8 Songs, 42 Minutes

EDITORS’ NOTES

For his second studio album for Atlantic, Roland Kirk was paired with a full-scale orchestra. With his blustery and mercurial disposition, Kirk was an odd choice for an orchestra. But as usual, he rose to the challenge and delivered a set of performances that highlight his vulnerability (a quality often overlooked when people discuss this indefatigable saxophonist). His reading of Charles Mingus’ “IX Love” shows the natural affinity between the two strong-willed but highly sensitive musicians, while the interpretation of Billy Strayhorn’s “A Flower Is a Lovesome Thing” is spine-tingling, second only to Johnny Hodges’ legendary original. The ballads “Quintessence” and “I Waited for You” owe much to Hodges, whose pining tone brought melodies to life in a manner usually reserved for vocalists. While Kirk was famous for playing multiple instruments at once, here he sticks mostly to a single tenor saxophone, as if to disprove persistent criticisms that his use of horns was just a gimmick. The exception is the 19-minute “Expansions,” a boiling cauldron of a song into which Kirk throws every last one of his ideas.

EDITORS’ NOTES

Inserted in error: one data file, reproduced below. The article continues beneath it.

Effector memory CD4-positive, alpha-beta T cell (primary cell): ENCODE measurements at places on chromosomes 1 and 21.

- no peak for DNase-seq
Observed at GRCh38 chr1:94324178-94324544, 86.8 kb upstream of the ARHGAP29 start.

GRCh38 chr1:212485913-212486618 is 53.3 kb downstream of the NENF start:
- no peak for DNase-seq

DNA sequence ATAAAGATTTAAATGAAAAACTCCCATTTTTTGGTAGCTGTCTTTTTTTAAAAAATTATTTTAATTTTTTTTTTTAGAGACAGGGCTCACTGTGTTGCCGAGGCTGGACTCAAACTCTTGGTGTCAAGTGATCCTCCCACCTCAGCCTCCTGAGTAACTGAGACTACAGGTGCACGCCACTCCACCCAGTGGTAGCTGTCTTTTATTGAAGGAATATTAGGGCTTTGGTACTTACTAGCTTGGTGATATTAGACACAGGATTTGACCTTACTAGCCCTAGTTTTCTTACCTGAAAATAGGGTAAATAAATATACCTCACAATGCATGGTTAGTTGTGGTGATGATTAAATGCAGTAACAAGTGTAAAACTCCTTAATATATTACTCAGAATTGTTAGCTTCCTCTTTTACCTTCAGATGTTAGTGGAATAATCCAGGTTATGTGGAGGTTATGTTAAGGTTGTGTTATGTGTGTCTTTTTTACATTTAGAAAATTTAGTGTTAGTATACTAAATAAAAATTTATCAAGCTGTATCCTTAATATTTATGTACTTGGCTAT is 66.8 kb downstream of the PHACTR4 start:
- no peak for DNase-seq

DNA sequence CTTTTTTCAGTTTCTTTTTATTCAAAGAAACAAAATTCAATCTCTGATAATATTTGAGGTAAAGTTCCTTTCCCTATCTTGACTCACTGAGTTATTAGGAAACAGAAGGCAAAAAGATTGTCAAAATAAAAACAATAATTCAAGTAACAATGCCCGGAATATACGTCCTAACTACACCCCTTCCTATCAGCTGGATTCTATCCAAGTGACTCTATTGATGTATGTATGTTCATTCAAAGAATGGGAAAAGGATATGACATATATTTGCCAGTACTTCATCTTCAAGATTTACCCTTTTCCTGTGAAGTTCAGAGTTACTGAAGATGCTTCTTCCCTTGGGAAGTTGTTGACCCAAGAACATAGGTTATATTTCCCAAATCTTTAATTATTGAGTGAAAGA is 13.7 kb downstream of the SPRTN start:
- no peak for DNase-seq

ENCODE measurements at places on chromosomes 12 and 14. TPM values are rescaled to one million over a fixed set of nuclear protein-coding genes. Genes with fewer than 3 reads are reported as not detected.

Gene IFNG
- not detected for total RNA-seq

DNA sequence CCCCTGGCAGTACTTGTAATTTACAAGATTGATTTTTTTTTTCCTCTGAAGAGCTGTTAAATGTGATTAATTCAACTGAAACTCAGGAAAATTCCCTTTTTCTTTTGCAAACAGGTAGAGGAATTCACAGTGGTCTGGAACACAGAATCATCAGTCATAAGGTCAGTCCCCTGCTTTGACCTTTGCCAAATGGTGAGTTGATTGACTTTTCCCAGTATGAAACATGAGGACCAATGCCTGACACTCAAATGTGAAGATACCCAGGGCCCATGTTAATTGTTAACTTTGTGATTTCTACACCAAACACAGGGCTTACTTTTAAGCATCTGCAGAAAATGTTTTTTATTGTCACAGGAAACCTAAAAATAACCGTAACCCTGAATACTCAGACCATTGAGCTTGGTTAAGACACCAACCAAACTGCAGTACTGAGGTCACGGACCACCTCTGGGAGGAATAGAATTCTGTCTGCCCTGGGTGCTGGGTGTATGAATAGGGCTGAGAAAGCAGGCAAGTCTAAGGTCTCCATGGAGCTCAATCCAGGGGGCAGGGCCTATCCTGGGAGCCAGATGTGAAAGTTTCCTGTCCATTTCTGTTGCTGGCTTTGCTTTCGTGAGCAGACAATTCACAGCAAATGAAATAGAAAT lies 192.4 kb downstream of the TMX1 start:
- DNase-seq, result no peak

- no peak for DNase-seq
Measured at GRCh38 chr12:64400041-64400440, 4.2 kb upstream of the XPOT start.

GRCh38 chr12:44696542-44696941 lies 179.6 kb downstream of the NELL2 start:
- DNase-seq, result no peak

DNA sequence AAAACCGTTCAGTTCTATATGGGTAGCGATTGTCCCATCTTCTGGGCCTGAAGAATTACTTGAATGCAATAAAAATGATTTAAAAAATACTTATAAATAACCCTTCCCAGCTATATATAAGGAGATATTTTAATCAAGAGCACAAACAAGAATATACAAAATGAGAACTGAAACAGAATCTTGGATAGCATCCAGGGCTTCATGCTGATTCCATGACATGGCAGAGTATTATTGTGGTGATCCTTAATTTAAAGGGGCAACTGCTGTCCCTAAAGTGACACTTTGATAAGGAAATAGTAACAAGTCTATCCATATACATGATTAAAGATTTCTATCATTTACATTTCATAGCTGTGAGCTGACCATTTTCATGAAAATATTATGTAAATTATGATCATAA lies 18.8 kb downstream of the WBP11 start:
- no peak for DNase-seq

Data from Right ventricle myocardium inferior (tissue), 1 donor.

For his second studio album for Atlantic, Roland Kirk was paired with a full-scale orchestra. With his blustery and mercurial disposition, Kirk was an odd choice for an orchestra. But as usual, he rose to the challenge and delivered a set of performances that highlight his vulnerability (a quality often overlooked when people discuss this indefatigable saxophonist). His reading of Charles Mingus’ “IX Love” shows the natural affinity between the two strong-willed but highly sensitive musicians, while the interpretation of Billy Strayhorn’s “A Flower Is a Lovesome Thing” is spine-tingling, second only to Johnny Hodges’ legendary original. The ballads “Quintessence” and “I Waited for You” owe much to Hodges, whose pining tone brought melodies to life in a manner usually reserved for vocalists. While Kirk was famous for playing multiple instruments at once, here he sticks mostly to a single tenor saxophone, as if to disprove persistent criticisms that his use of horns was just a gimmick. The exception is the 19-minute “Expansions,” a boiling cauldron of a song into which Kirk throws every last one of his ideas.

TITLE TIME
1:17
19:37
3:46
3:40
3:23
4:11
2:54
3:55

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